“Ma’avarim gives trans people the tools to cope with the unique challenges they face. We hold workshops for people struggling with the dilemma of how to share their coming-out story or how to conduct oneself in interviews. We explain to them that just as recruiters aren’t meant to ask a woman whether she plans on getting pregnant, they’re also not entitled to ask questions about any medical procedures that an applicant has or hasn’t gone through,” Alexander said.

In addition, the group holds training sessions for employers to help them empathize with trans people in the workplace, understand the unique difficulties they face, how they cope, and how an employer, colleague, or human resources manager could be more trans-friendly. The organization also offers academic scholarships. “A lot of people have good intentions, and want to employ trans people, but there are some scenarios that present plenty of dilemmas. That’s where we come into the picture,” he said.

Lily Stone, a technical support engineer at the adtech company Natural Intelligence told Calcalist that she “feels normal nearly 98% of the time. No one has an issue at work whether I’m trans.” In the past however, she experienced discrimination and was not accepted by her co-workers. One stinging scenario involved a senior manager who “showed real disgust toward me, which is that language of hate”, she said. This ruined her chances of ever receiving a promotion.

Lily Stone, a transgender woman at Natural Intelligence said she experienced discrimination at a prior workplace. Photo: Dana Kopel

Lily Stone, a transgender woman at Natural Intelligence said she experienced discrimination at a prior workplace. Photo: Dana Kopel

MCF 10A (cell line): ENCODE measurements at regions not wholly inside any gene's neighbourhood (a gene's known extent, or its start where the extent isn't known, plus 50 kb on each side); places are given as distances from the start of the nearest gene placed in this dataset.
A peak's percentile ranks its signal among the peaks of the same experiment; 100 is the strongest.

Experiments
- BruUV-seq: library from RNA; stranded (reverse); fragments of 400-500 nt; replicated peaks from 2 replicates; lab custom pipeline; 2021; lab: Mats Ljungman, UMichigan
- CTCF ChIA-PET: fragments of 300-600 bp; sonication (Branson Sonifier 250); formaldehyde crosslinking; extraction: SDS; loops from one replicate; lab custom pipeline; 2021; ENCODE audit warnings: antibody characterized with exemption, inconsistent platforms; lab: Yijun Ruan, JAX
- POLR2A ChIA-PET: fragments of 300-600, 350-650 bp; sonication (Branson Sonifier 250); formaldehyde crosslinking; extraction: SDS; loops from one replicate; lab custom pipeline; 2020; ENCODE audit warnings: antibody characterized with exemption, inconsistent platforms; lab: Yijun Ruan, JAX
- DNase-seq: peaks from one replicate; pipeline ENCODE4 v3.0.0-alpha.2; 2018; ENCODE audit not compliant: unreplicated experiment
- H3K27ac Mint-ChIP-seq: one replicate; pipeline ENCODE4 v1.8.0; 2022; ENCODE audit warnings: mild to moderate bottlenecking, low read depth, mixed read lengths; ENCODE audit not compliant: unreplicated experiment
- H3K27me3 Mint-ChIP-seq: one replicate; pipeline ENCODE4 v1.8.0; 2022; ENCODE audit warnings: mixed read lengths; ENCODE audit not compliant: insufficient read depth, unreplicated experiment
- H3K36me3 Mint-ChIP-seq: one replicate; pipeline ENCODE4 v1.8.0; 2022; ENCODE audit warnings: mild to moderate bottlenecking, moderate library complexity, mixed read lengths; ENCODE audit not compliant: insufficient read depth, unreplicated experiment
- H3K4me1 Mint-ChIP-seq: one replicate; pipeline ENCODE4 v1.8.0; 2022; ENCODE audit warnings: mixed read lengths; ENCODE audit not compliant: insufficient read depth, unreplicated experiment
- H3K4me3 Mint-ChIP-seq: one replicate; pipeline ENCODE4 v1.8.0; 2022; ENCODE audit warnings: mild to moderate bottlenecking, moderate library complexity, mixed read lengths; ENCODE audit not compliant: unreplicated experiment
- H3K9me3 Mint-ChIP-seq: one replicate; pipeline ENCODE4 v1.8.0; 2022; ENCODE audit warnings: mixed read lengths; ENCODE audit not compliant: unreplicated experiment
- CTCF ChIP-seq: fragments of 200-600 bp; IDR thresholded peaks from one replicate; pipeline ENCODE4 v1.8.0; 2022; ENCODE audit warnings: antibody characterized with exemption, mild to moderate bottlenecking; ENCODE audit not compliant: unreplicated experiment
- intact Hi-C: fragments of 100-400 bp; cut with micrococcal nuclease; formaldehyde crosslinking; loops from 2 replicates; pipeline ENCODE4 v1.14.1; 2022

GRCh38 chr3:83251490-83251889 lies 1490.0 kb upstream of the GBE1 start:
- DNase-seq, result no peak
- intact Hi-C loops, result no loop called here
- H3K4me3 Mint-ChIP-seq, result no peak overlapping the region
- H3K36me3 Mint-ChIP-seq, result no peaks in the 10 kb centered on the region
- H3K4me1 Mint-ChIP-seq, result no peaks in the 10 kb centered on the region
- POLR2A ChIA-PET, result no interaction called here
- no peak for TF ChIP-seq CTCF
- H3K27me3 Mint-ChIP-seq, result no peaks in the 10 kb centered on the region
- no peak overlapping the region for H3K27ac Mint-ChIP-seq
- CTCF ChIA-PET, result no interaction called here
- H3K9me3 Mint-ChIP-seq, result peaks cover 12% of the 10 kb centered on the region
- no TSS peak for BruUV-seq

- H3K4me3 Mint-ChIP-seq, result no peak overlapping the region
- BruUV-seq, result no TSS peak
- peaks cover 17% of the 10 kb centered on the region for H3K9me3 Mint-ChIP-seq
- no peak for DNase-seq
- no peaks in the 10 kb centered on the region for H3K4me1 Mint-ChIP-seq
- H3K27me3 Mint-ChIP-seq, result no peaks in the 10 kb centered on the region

Hiring based on merit, not mercy

The high tech industry didn’t get its liberal reputation for no reason. Several companies have taken active steps to assist their employees on the trans spectrum, including those in the LGBTQ community. Fintech company Intuit provides NIS 150,000 ($47,500) for employees who wish to undergo gender reassignment surgery, and another NIS 30,000 ($9,500) for additional procedures; while Microsoft,, and PayPal have donated scholarship funds to Ma’avarim; and Natural Intelligence has worked to embrace the community.

Neta Feller, a VP of Human Resources at Natural Intelligence, who also serves as a Board Director for LGBTech, said that it all started five years ago, when she heard that one of her employees was afraid to come out at work. “In the beginning, I was shocked that someone would be afraid to come out at our colorful, cool, Tel Avivian-company, but then I realized that we weren’t doing enough. Since then, we’ve been focused on proper communication and education, from recruitment to onboarding the employee, and long afterward. We also have been hosting Ma’avarim for three years now, and they are part of us. We supply them with mentoring and infrastructure across different industries, and they hold their employment workshops here.”

Trans employees face a lot of discrimination, and when they get hired for a position many think that companies recruit them over cis-genders out of political-correctedness and not due to talent. Others are troubled as to commercial companies’ interest in community affairs. “We used to ask whether the private sector should cover for the state’s shortcomings, deficiencies in public services, or what responsibility it holds in regards to social change, but now it is so obvious it should,” said Alon Livneh, a content writer at Riskified, who came out as a trans man three years ago. “The high tech industry has a huge influence on the market: it employs a lot of people, many of whom are the leaders of social change. That’s why companies have an inherent social responsibility to lead that change.”

The question is how much social responsibility from private companies is advisable or wise. “When companies partially cover costs of gender reassignment surgery it sends the message: ‘we see you.’ On the other hand, some companies also partially fund surrogacy proceedings for its employees, which is a contested issue,” Alon continued: “I feel lucky. When I interviewed at Riskified it was back when I was a woman, as Alona, but right before I began working I sent my boss an email that I would be undergoing the procedure. He said the company would be honored to accompany me on my journey. The transition really terrified me, and it is a period ripe with harassment, but luckily I underwent it in an open and accepting environment.”